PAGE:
clones Gave H.K. Some Happy Moments By CONRAD DOWNING Last week, Ottawa coach H. K. Stevens made his last entry hi the IMS basketball book and checked 1 in the equipment of his two stalwart seniors, Harry Morton and Roy Dunn, a pair that carried the major scoring load for the Reds all season long. Morton pumped in a 16.9 average while Dunn hit for 12.7 points per game. During an interview after his squad eased by the Fort Scott Tigers ir the Shawnee Mission North regionals, 41-40, for third place, Stevens reflected upon the past year and the happy moments. "We had two established players in Morton and Dunn," said H. K. as he walked to work off the excess energy. "They were a couple of good seniors. We lost two of the first three ball games, and things looked bad for us." Ottawa failed in two bouts, the Chamrte and Lawrence games, but racked Emporia for a 1-2 record as the Reds entered the EKL tournament at Christmas time. "The tournament was one of the highlights of the season. We found Ronnie Mendell in the tourney, and he played on the first five for the rest of the year," nodded Stevens about his sophomore phenom. Mendell scored 23 points in the opening tourney game and helped the Reds take the EKL tournament trophy and the .league title. Stevens picked the win over Lawrence, after the Lions had shellacked his quintet on the Ottawa hardwoods. It took an overtime for the Cyclones to eke out a 49-47 win to gain a state ranking As the coach recalled the other game he considered a bright spot in the long 21-game sched ule, he couldn't help but feel elated about the comeback of his warriors. "The kids really wanted to whip the Leavenworth Pioneers, and they played well in a comeback victory after having lost to ^ GOOD YEAR FOR THEM — Coach H.K. Stevens is pictured Mendell, Roy Dunn, Harry Morton and Coach Stevens. Standing, with some members of his 1962-63 Ottawa High basketball team from left, are Rick Winchester, Jerry Turley, Eddie Davidson, which posted 15-win, 6-Ioss season record and won East Kansas Roger Ferguson and Jim Lewis. (Ottawa High Photo) League and EKL tournament. Kneeling, from left, are Ronnie them on their home court. Leavenworth won half of its games and should have won more. They had a good ball club," admitted the Ottawa coach. Morton, Dunn and Mendell all finished the season with a solid average, Mendell with 12.7. Mendell broke a school record, points scored by a sophomore, as he tallied 229 to start a challenge of Bob Lewis' 1,050 set two seasons ago. Lewis, an all-state choice, holds the current 3-season scoring record and was the holder of the sophomore record of 184. Jim Lewis, long expected to shoot his way into the starting rotation finally gave some indication that he was about ready to assume a major role in Ottawa's plan for winning. The lean junior scored 147 points this season for a 7.0 average but also was the third high reoounder on the squad. Lewis' 105 caroms trailed Morton's 258 and Dunn's 165, but he was tough in the clutch during the latter part of the schedule. The fifth starter for the Reds was Eddie Davidson, a junior guard who constantly hustled and led the team in assists with 16 and stole the ball 24 times beside scoring 105 points during the year. Davidson's role in the scheme of things was to act as the team leader and direct the action. Al- though surrounded by players con stantly taller (Eddie's only 5-9), he made up for any deficiency by hustling. His running mate, Men dell, led the squad with 32 steals, but a few were a result of Davidson's deflections and, of course, the trick worked for Mendell as well. When Stevens talked of his pros pects for the coming season, three names were fast to flow. "Jim Lewis, Eddie David- •on and Ronnie Mendell, all returning lettermen, will be the experience. We'll have our "B" learn center, Earle Doman, who'll have to carry a big load next year, and Doug Schultz, who played a lot of varsity ball last season, "Terry Davis will be up as will Daryl Jameson, a fine shooting guard. Davis will give us some Fire power and height. Then we'll have Steve Queen, a hustler and tough competitor, plus an improving Jerry Turley. Turley played some varsity call and should be a leader next year." After Ifetening to that array of talent, one would wonder if he lost anyone. However, Stevens would be the first to admit the loss of some fine seniors in Morton, Dunn, Rick Winchester, Roger Ferguson and Ben Park. All five boys were with the club until the end of the season, but only Morton and Dunn played re gular. Winchester, a late season start er last year, and Park, a top "B" prospect from '62, ran into some tough competition for then* jobs and graciously made way for some top flight young talent. Both boys added experience and a steadying influence upon the youthful Cyclone ball club. Hefty Roger Ferguson spent most of his time in reserve of the indestructable Harry Morton and saw limited action but Stevens had one comforting thought, a suitable replacement was always there. Ferguson was the sixth high rebounder after the top five and was a workhorse for the Reds. The Cyclones finished the season with a 15-6 record and three trophies. A first place in the Eastern Kansas League tournament and first place in the league netted the Red-and-Whites a pair of trophies while a third place finish in the SM North regionals brought home a third. This is the most, trophy-wise, for the Reds and made this past season a memorable one. Ruth Carlson missed the magic '600 dub" by a single pin last night. But her 599 series, with 200203-196, was the best on four eague fronts, men and women. Vith Virginia Hoffman chipping n a neat 520, Ruth's team, Peo>les National Bank, posted a 314 team series and beat Moore's Chevrolet, 4-0. Moore's loss allowed Wright's tudio, which lost 3-1 to Towner's, o add a point to its lead over the Chevrolet girls. Wright's record is 82-30; Moore's 71%-40V&. Ruth Mock led the Towner's girls with a 508 series. Margaret Cady rolled a trip, licate, 135-135-135, for Meadow Gold, 4-0 winner over Kansas State Bank. On the men's side, Bienie's Garage and Body Shop scored a 2613 series and a 4-0 Shutout over Bob's Clothes in the Twilight Guessing Over Irish Coaching SOUTH BEND, Ind. (AP)-Joe Kuharich's resignation as Notre Dame head football coach kicks off one of college football's all- time guessing games. Kuharich's resignation was announced by the university Wednesday and at the same time freshman coach Hugh Devore was named "interim coach for 1963." As to Kuharich's ultimate successor, that will be tossed around until possibly after the 1963 season and no name probably will be more prominent than that of Duffy Daugherty of M i c h i g a n State. Kuharieh quit to take a job with the National Football League as supervisor of NFL officials, replacing Mike Wilson, who is retiring at 66: The 46-year-old Kuharieh, with four years to run on his present contract, had a 17-23 record at Notre Dame after succeeeding Terry Brennan in 1958. Devore, 52, has bounced around from Notre Dame to other col leges back to Notre Dame to professional coaching and again back to Notre Dame for 30 years. He also served as interim coach in 1945 and came up with a 7-2-1 record. "Interim coach, that's exactly what it means," said Devore. "I have no designs on the main job. After all, I've been coaching for .0 years. I'm here to help out and Kuharieh suggested I take over. My job as freshman coach will not change." Under Kuharieh, who formerly coached the Chicago Cardinals and Washington Redskins in the NFL, Notre Dame had a 5-5 record last year which was not too bad considering the Irish played one of the toughest schedules in the country. THE OTTAWA HERALD Thursday, March 14, 1963 Kansas-Missouri Showdown In NAIA KANSAS CITY (AP)-Rockhurst and Fort Hays (Kan.) State clash on a quarterfinal National Intercollegiate tournament basketball game tonight, but a lot of fans will be looking on the game as an unofficial playoff for the NAIA championship of Missouri and Kansas. . Rockhurst, seeded No. 6 in the tournament, played hot and cold against Alliance (Pa.) before win- Fight To Keep Maroons Out STATE COLLEGE, Miss. (AP) —Die-hard segregationists fighting to the last ditch got a court order Wednesday banning Mississippi State's basketball team from playing in the NCAA Tournament. But a spokesman for the school said the Maroons hadn't received official notice, and had no plans of calling off their trip to Jhe tournament. A source close to the State College Board indicated another court order—from another judge- may be forthcoming, dissolving the order banning Mississippi State's participation in the tournament. The team was scheduled to fly today to East Lansing, Mich., and the Maroons' Friday night date with Loyola of Chicago. Four of Loyola's starting five are Negroes. Chancery Court Judge L. B. Porter of Union granted the temporary injunction at the request of State Sen. Billy Mitts, an outspoken foe of Mississippi State's hopes of repealing the "unwritten law" prohibiting athletic competition with Negroes. The State College Board approved State's participation in the tourney. The board is the governing body for all of Mississippi's institutions of higher learning. B.O.W. EXPRESS, Inc. Merle Paul, President and Manager formerly Densil Cox Truck Line Ottawa, Kansas—P.O. Box 205—Phone CH 2-5425 Kansas City, Mo.—819 West 25th St.—GR 1-4008 TRY US FOR EXPRESS SERVICE at FREIGHT RATES Pro Basketball Wednesday's Results Boston 121, Chicago 108 Cincinnati 128, Syracuse 114 Detroit 112, New York 89 St. Louis 112, Los Angeles 98 Today's Game St Louis at San Francisco Friday's Games Chicago at New York St. Louis vs. San Francisco at Oakland Duren Goes To Phillies MESA, Ariz. (AP)—Ryne Duren, whose fast ball sometimes leaves hitters looking almost as blind as he is, moves from the American to the National League today. And if Manager Bill Rigney of the Los Angeles Angels is right, the National Leaguers "are about to see something special." The Angels sold the weak-eyed, 34-year-old relief pitcher to the Philadelphia Phillies Wednesday for slightly more than the $20,000 waiver price. Rigney said it was "one of the toughest decisions I ever had to make." "I have enjoyed this fellow," Rigney said, "and I respected his ability. He's been a big part of the fine spirit of this club." Last season Duren had a 2-9 record and a 4.44 earned run average but he was wild. ning 64-53 Wednesday night in the second round. Fort Hays, ranked only No. 15 in the seedings, pulled the biggest surprise of the week, bouncing out Augsburg 82-71. Augsburg was seeded No. 2, just behind the ligh - flying Grambling ( La.) Tigers. Fort Hays trailed the Minnesota team only once and got 25, 24 and 23 points repectively from Herb Stange, John Channel! and Jerold McDowell. Rockhurst and Fort Hays didn't meet during the regular season, but one of Rockhurst's three losses this year was to Pittsburg (Kan.) State, a team that bowed the following night to Fort Hays. Another mutual foe, Pan American of Edinburg, Tex., lost to Rockhurst, then beat Fort Hays. Tonight's meeting (8:30 p.m. CST) between Rockhurst and Fort Hays is the first 'time since 1946 that Missouri and Kansas teams have met in the NAIA tournament. Grambling, top-seeded and the champion here in 1961, had all it could handle last night with little Athens College of Alabama. With four minutes left Athens led 43-42. Athens, unseeded and a college of 400 students with only a practice gymnasium, had swapped the lead with Grambling almost every time the ball changed hands in the first 36 minutes. Then the spirited Alabamans collapsed, Grambling scored 14 points and the game was over 56-45. Grambling's foe tonight is Carson-Newman of Jefferson, Tenn., winner Wednesday over Indiana State 70-63. J GILLETTE J 4^ Super Power Bar ^ •Tractor Tires • J See Us for J J FAST, EFFICIENT J J PRE SERVICE J J on All Tractors! J T 110 West 4th St T T Right Down Town T 9 Supply, Inc. CH M43S WATER HAULING 1500 Gallon Tank 6 mile radius $5.00 10 mile radius $6.00 Phone CH 2-5425 Gordon Paul 24 HOUR SERVICE No Glory In Clay's Victory By MURRAY ROSE NEW YORK (AP)-Even in victory the Cassius Clay balloon has been punctured. The self-proclaimed "greatest heavyweight" is just human after all. There were no knockouts, no knockdowns, no "total annihilation," and brash Cassius was lucky to get a thin, lustily booed decision in 10 rounds over hardworking Doug Jones of New York at Madison Square Garden Wednesday night. At times Clay looked like a novice both at long range and inside. His bombs didn't explode. And he bad to rally furiously in the final two rounds to capture the unanimous verdict. As for Listen, Clay is no more ready for him this year than Floyd Patterson was in the second minute of his title debacle last Sept. 25. Yet the undaunted Clay said he wanted that "big, ugly bear Listen within six months." "Clay showed me that I'll get locked up for murder if we're ever matched," was the comment of Listen who saw the closed circuit telecast in Miami Beach. Gridsters Pick Kansas State MANHATTAN (AP)-Two backs from Springfield, Ohio, a tackle from Oklahoma and an end from St. Louis have signed letters of intent with Kansas State Univer- sity, football coach Doug Weaver said Wednesday. It brings to 19 the number of high school seniors who have signed with the Big Eight school. They are Walter Higginbotham and Robert Henry from Springfield; Pet Patton from Nowata Okla., and Dave Braswell from Lindbergh High in St. Louis. Halls Control Lawrence Bank LAWRENCE, Kan. (AP)-Joyce C. Hall, president of Hallmark Cards, and his son have pur chased controlling interest in the First National Bank of Lawrence Joyce Hall and Don Hall pur chased 5,745 shares, or 57 per cent of the bank's common stock from the Keystone Corp., a holding company. Robert H. Busier, secretary of the greeting card firm, said the bank will continue under its present management with Warren Rhodes of Lawrence as president He said the Halls bought into the bank because of their belief in the growth potential of the Lawrence area. Actress Gets A Divorce SANTA MONICA, Calif. (AP)She wanted to live in Hollywood her husband preferred New York actress Peggy Ann Garner testi fied. A judge granted her a divorce Wednesday from actor Albert Sal mi, 35, after Miss Garner, 31, testi fied the disagreement made her nervous and caused her physica distress. The couple was married in 1956 in New York. They have no chil dren. OTTAWA BOWL 418y 2 N. Main Phone CH 2-9741 TWILIGHT Bienies G»rafe * B«*y Shop—4 1st and 3rd Ttl. V. Blen 167 152 182 601 O. Bowman 185 166 168 530 D. Wleneke m 303 1ST 531 D. Killlon 14T 184 163 474 L. Bien 188 308 180 587 Bobs—0 Rodgeri 131 188 133 451 Honn 158 144 101 403 Powell 136 178 135 450 E. Stark 136 134 138 388 Conrad 184 144 140 448 Ottawa BBS Service—S D. Smay 170 146 188 504 O. Slmmoni 158 158 151 467 F. Dtsque 136 181 148 475 0. Alnsworth 147 145 157 448 B. Flgglns 178 187 176 551 Western Aulo—f 1. McFadden 131 133 158 433 Breckenridge 177 158 138 474 H. Moody 170 168 153 481 Q. MoFadden 186 138 137 461 H. Llnneman 138 164 188 471 Swirlie—4 C. Fritts 141 162 135 438 O. Foster 143 171 141 454 C. Cayot 150 134 134 388 M. Pierson 133 178 158 488 8. Devore 178 156 336 560 Bennett! N«. t—• M. Miller 138 130 111 430 F. Heckman 84 138 133 344 J. Moody 158 143 138 438 R, Crlteg COMMERCIAL Blakesley'i Cltlei Service—1 E. Honn 135 147 W. Cromwell 116 106 Adams 180 178 D. Dillon 147 183 Texaco—3 O. Page 158 138 F. Slmmoni 156 176 R. Duffield 173 155 A. Knoeppel 153 168 O. Dunkln 318 161 T«Mi Mobil* Bones—S H. Kramer 188 180 J. Todd 163 186 R. Shofner 145 153 J. Doty 175 171 Freemen* •hoe*—1 P. Fredeen 184 147 L. Brady 150 145 Elder Ill 138 B. Lister 180 136 A. Conui 186 143 Kersleys Cowboys—S R. Lewis 145 176 Strickland 166 178 Toumberlin 180 156 E, Ferguson 144 148 Kersley 158 156 Crit»j—I V. Wise .. 154 106 B. Weldner ., 171 178 W. Hasen 173 134 O. Morrison 143 156 166 160 148 43 133 36 147 51 166 48 331 50 148 48 168 488 174 48 176 654 181 54 180 50 140 4: 176 53 134 46 107 40 81 33 158 48 180 5U» 174 48 163 53 134 46 173 466 177 480 133 IN 181 133 43 156 48 488 Bowling Roundup Ruth Only A Pin Shy Of Magic 600 Gift Horse Wins Bundle CHELTENHAM (AP) - Never ook a gift horse in the mouth- even if it's only got one eye. Somebody made Irish farmer jreorge Spencer a present of a 'oal because it had lost an eye and was considered no good to anybody. Spencer, 43, came to England 'or the first time in his life Wednesday and rode one-eyed Winning Fair to victory in the Champion Hurdle Challenge Cup for a prize of 5,585 pounds ($5,638). The whole of Ireland seemed to appear on the scene as Spencer dismounted after his surprise victory. Irishmen clapped him on the jack, hoisted him on their shoulders and carried him straight to the champagne bar. League at the Ottawa Bowl. Lt> roy Bien led the garagemen with the night's best series among tht men, 587. Three of his teammatet jeat 500. Top game honors went to,S. Devore who rolled a 226 in his 560 series for Sunrise Dairy, M winner over Bennett Creamery in the Twilight League. Stockard posted a 221 line for Princeton in the Booster League at the Royal T Lanes. His team beat Robertson Motor, 4-0. \ Team results and individual scores in the Ottawa Bowl leagues appear elsewhere in today's sports j section. Here are team results' and high individual scores in the; Royal T leagues: _ BOOSTEB LEAGUE ••. Boyal T—2 High 10-30 — Wolgast, SfOe-558 K of C No. 2—2 High 10 — Wlghtman ft Beler, 175. High 30 — Beler, 488 Kitty Clover—2 High 10 — B. Plckens, 188 "' High 30 — O. Burress, 475 K of C No. 3—3 -: High 10-30 —Mclaughlin, 188-528 Colby Fnrnltnre—4 ,' High 10-30 — Allen, 305-548 Mllle's—0 High 10 — O. Mllle, 188 High 30 — W. Potter, 403 K of C No. 1—4 High 10 — Mueller ft Karleskint, 1T8C High 30 — Karleskint, 818 Bank'i Sinclair—0 ~ : High 10 -^ Joneg, 184 7< High 30 — Jones ft Letter, 438 Princeton—4 High 10-JO — Stockard, 331-538 '•'• Robertson Motor—0 High 10 — V. Roller, 173 High 30 — F. Hoffman, 48S WEDNESDAY NIGHT LADIES Meadow Gold—4 High 10 — Honn, 166 High 30 — Honn ft Keller, 440 Kanian State Bank—0 High 10-30 — H. Llegerot, 181-461 Seller Stndlo—S High 10-30 — P.: Crockett, 180-451 Bomstedt's Grocery—1 High 10-30 — V. Dengel, 187-128 People* National Bank—4 High 10-30 — R. Carlson, 303-SM Moore's Chevrolet,—0 High 10-30 — L. Meador, 178-458 Towner's—3 High 1'0-30 — R. Mock, 183-SOt Wright's Studio—1 High 10 — A. DeCaeny, 187 High 30 — S. Wolgast, 476 First National Bank—4 High 10-30 — B. Moody, 173-457 Petrel of Texas—0 High 10-31— N. Lollar, 173-433 Craft Proud Of Catcher APACHE JUNCTION, Ariz. (AP)—Manager Harry Craft of lie Houston Colts says John Bateman is the No. 1 catcher on the young National League club. The 20-year-old Kileen, Tex., youngster has so impressed Craft that he has become the first big decision in indefinite Colt positions. Bateman cost the team |77 in contrast to many wealthy bonus boys. For Insurance On dwellings, household goods, buildings and automobue* See Dean Berlin, Agent 109 E. Second Phone CH 2-2804 iiLlinPAWS He* [MK^y N'Srinii raris • HOME SHOW |March31-April7 I MUNICIPAL AUDITORIUM | KANSAS CITY, MO. ,l;OORM.-lQifl&RM.j ^^Sccl h ^&|a -^ - M Macy's i ift\ttN^Vl Sumf " er tfSjMfiss sr i3:OI IM daily v Of Siflffit. MUMS CITY EVERYONE.. BUT EVERYONE... READS THE HERALD CLASSIFIED ADS. DO YOU? They Do a Good Job for Hundred* of People, Everyday - Try Them for Yourself.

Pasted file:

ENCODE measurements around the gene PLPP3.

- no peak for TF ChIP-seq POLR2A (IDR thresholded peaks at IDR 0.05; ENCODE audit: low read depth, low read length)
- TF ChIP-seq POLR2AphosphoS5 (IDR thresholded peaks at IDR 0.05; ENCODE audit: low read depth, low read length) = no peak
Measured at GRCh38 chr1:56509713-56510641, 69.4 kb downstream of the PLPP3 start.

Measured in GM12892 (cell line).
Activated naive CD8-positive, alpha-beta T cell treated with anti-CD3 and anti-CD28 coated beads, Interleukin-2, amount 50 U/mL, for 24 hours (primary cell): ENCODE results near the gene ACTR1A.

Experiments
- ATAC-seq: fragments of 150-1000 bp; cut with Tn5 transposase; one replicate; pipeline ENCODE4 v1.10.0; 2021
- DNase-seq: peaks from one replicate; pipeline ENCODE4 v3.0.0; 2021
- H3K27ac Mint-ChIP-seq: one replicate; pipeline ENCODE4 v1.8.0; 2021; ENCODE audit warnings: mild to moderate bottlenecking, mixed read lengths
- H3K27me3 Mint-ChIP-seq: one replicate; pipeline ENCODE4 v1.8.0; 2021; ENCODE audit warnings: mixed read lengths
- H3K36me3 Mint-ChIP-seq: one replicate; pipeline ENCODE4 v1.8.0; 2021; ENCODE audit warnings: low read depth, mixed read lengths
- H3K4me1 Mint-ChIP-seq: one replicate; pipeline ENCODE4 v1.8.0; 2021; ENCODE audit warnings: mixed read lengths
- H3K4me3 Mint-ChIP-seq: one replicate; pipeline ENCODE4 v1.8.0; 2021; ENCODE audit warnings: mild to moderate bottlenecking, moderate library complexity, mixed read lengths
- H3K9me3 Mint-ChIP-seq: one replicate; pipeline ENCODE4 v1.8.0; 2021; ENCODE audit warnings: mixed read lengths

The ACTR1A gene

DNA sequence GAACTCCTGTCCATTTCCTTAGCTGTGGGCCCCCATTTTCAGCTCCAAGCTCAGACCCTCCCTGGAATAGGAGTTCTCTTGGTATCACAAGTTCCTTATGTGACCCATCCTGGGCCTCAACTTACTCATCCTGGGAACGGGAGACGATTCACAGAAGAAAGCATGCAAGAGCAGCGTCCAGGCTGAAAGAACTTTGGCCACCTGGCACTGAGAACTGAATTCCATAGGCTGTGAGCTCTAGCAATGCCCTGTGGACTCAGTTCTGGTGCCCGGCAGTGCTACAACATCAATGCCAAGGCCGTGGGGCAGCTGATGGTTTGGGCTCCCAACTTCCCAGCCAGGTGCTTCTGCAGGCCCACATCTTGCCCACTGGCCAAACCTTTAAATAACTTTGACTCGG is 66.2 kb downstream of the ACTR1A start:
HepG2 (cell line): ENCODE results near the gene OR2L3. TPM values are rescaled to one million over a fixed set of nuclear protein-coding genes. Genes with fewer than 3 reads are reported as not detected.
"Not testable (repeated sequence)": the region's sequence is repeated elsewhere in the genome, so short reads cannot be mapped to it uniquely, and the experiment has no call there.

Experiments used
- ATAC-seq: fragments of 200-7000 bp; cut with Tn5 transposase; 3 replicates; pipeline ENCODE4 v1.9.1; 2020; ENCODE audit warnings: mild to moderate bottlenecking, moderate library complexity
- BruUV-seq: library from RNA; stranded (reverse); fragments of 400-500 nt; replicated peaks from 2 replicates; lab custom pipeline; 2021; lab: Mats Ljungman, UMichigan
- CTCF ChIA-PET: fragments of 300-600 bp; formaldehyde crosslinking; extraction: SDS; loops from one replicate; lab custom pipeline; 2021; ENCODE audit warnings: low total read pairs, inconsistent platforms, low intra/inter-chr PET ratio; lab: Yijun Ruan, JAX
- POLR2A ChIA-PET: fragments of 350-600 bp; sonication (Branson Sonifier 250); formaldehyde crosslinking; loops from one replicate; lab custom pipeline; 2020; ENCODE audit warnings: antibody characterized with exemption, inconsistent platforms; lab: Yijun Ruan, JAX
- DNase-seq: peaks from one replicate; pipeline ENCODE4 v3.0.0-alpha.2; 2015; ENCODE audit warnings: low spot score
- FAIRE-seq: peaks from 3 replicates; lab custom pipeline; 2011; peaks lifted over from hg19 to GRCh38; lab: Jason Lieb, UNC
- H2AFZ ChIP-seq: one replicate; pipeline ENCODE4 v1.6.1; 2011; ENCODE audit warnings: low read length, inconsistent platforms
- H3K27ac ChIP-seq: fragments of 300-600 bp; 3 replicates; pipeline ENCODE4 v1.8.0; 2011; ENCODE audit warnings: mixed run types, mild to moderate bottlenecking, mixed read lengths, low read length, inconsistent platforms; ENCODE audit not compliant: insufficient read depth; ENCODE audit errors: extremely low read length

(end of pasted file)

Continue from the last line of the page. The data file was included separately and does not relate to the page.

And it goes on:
What members have found on this page
Get access to Newspapers.com
- The largest online newspaper archive
- 11,100+ newspapers from the 1700s–2000s
- Millions of additional pages added every month